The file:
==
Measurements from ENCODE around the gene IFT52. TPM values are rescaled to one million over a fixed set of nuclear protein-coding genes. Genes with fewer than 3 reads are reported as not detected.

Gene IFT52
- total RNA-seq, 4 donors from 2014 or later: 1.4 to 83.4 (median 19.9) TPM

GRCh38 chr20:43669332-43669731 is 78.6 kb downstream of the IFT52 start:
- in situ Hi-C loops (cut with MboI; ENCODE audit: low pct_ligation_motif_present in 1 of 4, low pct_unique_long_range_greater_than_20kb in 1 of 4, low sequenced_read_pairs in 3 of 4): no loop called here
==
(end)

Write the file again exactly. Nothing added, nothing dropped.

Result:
Measurements from ENCODE around the gene IFT52. TPM values are rescaled to one million over a fixed set of nuclear protein-coding genes. Genes with fewer than 3 reads are reported as not detected.

Gene IFT52
- total RNA-seq, 4 donors from 2014 or later: 1.4 to 83.4 (median 19.9) TPM

GRCh38 chr20:43669332-43669731 is 78.6 kb downstream of the IFT52 start:
- in situ Hi-C loops (cut with MboI; ENCODE audit: low pct_ligation_motif_present in 1 of 4, low pct_unique_long_range_greater_than_20kb in 1 of 4, low sequenced_read_pairs in 3 of 4): no loop called here